React, Flux, GraphQL, Hack, HHVM...? All of this and more!
Content management is an absolutely huge market, where the largest number of sites are more or less straightforward business card sites with some integrations. Open Source WCMS products like WordPress and Joomla! are household names where as more heavy weight tools are not that known among consumers.
The challenge for content management system developers at this level is that they are essentially a dime-a-dozen offering. They all essentially do the same thing as WordPress and a large number of other tools do.
On the other end of the CMS scale are enterprise level systems. These are often rather complex and sometimes downright archaic monoliths that are a pain to use and customize. These tools are often used across continents by hundreds of people. The products are supported by large ecosystems that offer integration modules to other enterprise software.
While some of these applications are truly on life support, many are still decent to use and develop. In fact many of them are continually refactored within their Java, .NET or PHP codebases. The advantage that many of these tools have on their side is stability and features. Many of the CMSes listed earlier have already fizzled down, while many older tools have renewed significantly.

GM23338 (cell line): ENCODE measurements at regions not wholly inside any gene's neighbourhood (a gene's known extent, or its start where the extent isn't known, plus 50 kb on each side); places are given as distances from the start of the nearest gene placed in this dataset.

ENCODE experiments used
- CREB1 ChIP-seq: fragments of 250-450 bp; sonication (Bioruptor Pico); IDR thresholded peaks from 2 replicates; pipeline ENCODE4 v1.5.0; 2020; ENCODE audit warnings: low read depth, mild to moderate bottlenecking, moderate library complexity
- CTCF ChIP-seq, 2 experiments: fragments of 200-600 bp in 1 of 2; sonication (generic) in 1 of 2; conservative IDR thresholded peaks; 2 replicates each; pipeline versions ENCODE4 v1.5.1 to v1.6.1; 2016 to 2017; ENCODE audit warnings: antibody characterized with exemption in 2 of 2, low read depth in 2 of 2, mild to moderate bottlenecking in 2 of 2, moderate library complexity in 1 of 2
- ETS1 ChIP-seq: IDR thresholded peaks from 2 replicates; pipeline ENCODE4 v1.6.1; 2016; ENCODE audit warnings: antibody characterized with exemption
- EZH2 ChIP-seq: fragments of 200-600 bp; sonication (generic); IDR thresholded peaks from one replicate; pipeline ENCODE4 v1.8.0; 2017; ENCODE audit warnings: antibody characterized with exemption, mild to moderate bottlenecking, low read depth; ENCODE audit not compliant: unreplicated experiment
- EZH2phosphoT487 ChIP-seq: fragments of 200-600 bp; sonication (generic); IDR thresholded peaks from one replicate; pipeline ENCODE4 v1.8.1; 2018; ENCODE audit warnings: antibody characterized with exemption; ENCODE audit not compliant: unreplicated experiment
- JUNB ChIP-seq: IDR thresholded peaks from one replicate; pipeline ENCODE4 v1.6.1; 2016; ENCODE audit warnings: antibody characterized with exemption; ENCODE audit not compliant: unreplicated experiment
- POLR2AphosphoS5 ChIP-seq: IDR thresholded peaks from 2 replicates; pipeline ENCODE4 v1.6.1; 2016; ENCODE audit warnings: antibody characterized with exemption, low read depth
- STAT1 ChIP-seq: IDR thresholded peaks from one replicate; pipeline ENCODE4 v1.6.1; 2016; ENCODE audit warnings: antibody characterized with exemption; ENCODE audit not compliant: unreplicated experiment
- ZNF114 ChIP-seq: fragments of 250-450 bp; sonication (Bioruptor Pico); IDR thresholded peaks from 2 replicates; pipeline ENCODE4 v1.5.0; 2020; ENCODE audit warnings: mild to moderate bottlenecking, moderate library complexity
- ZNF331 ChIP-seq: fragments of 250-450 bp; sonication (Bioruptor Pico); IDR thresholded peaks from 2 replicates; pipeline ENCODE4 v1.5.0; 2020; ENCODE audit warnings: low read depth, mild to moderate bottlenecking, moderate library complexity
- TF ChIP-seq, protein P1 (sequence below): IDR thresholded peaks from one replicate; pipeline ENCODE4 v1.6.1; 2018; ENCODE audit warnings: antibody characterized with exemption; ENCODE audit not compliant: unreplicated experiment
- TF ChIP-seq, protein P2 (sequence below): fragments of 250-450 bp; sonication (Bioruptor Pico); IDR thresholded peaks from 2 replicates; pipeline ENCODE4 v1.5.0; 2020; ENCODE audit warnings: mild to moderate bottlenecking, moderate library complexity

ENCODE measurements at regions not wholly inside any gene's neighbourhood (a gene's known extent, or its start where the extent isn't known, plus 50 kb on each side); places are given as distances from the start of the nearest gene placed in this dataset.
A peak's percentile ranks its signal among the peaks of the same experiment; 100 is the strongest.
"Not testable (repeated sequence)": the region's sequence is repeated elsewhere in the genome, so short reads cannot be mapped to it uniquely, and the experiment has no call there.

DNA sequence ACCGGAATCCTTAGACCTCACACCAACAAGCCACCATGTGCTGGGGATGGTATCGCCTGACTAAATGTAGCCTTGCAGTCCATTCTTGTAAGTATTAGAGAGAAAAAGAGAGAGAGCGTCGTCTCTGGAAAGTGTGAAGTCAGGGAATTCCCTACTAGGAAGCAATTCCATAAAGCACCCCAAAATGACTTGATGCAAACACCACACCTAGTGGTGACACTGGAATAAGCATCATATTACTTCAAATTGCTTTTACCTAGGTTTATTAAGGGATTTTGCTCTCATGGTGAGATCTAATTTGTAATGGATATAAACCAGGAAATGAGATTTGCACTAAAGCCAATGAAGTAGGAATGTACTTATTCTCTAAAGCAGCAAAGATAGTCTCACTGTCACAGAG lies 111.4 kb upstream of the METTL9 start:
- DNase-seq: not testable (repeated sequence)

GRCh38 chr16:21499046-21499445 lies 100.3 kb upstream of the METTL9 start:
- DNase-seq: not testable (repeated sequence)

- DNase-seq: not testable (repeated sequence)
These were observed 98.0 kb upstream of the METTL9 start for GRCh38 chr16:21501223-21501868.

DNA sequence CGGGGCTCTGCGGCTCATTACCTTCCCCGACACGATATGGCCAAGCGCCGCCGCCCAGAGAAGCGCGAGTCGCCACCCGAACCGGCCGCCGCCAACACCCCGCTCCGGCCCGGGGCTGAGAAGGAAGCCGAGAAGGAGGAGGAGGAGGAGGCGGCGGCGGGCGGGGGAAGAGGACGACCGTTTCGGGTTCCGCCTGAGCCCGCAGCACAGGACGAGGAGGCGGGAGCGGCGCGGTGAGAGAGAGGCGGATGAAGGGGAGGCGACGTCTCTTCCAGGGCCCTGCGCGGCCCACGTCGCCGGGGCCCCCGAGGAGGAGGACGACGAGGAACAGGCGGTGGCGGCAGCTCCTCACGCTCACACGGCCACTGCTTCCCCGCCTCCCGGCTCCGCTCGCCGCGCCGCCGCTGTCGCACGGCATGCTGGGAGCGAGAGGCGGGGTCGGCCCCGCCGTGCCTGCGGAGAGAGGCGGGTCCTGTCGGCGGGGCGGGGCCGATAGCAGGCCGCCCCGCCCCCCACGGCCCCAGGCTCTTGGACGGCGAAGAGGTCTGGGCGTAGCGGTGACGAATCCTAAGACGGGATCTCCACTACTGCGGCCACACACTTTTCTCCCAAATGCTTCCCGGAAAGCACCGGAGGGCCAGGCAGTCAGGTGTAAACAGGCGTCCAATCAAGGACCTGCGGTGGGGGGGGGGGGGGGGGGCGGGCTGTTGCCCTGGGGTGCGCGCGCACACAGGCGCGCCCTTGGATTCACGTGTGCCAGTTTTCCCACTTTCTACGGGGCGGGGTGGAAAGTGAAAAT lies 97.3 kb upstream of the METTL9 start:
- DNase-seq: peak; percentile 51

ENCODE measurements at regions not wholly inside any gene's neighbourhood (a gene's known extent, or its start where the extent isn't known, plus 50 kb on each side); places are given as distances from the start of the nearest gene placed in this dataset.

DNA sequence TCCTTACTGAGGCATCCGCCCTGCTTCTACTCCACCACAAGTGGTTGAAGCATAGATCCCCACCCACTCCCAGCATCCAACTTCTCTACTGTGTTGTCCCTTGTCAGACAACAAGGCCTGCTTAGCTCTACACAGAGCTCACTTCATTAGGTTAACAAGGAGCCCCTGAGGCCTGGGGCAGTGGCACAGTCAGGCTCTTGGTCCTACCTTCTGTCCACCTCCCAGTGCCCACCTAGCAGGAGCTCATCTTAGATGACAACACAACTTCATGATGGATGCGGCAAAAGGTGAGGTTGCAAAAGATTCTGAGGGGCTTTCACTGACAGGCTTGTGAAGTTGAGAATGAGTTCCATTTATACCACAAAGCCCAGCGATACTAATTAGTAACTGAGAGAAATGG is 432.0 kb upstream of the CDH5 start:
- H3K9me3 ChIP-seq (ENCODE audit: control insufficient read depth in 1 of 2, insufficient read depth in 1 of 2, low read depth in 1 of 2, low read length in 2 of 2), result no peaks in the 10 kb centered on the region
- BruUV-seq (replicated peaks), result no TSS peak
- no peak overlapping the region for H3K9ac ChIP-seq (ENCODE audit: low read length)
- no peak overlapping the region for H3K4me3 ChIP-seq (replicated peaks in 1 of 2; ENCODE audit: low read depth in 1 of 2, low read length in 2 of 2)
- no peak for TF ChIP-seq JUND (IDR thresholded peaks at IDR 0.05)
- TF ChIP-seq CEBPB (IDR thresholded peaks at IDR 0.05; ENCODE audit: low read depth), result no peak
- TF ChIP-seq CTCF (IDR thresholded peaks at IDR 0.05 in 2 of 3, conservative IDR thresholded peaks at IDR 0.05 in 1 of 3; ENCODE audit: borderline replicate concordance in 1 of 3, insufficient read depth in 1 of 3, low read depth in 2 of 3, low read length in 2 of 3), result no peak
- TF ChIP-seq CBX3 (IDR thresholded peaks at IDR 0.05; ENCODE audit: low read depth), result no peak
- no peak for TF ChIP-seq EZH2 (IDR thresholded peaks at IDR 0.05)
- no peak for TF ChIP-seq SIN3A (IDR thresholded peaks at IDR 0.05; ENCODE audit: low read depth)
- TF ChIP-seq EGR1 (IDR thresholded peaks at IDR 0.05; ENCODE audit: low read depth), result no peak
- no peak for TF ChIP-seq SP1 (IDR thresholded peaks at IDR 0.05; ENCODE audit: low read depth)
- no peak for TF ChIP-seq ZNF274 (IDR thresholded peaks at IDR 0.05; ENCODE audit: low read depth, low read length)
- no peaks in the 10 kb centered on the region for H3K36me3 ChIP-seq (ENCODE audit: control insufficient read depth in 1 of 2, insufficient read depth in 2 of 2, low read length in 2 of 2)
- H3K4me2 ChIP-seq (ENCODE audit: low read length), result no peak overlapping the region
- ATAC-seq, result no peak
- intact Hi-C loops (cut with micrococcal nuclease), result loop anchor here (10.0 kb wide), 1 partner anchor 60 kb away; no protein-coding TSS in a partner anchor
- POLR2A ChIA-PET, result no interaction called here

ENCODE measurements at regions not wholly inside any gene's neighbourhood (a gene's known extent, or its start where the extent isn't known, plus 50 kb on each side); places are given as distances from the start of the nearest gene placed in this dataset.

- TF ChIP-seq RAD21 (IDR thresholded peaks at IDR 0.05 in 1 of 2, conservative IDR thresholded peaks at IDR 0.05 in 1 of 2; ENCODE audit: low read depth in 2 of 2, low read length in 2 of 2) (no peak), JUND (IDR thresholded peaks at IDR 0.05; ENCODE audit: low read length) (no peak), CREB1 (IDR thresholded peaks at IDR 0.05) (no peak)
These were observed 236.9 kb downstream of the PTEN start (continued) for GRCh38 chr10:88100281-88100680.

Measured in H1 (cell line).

While creating a Node.js and MongoDB powered CMS with an excellent user interface might be (relatively) trivial, but building the features that are de-facto requirements in many web content management projects continues to be a a challenge: multisite, multilingual, expandable APIs, versioning, audit trails, user and permissions management...
At this point in time there are no credible Node.js content management system players that would have something that would be comparable to something like SiteCore or even Drupal. With a CMS implementation project the assumption is that developers get a large number of features for free and there is a large pool of developers available.
Though as the world continues to be evolving, it might be that the golden age of large monolithic CMSes has already peaked. In the future content might simply be published by more lightweight tools then they currently are.
There is still complexity to be managed behind large numbers of people managing a content repository. This is why an oldschool monolith CMSes like Drupal or SiteCore might end up being the software that is walled of the public internet, only exposing their data via a GraphQL or REST API.
So it might well be that there will be no killer Enterprise Node.js CMS, but the old systems will work in the background just like ERP and PIM systems power many web sites today.Tweet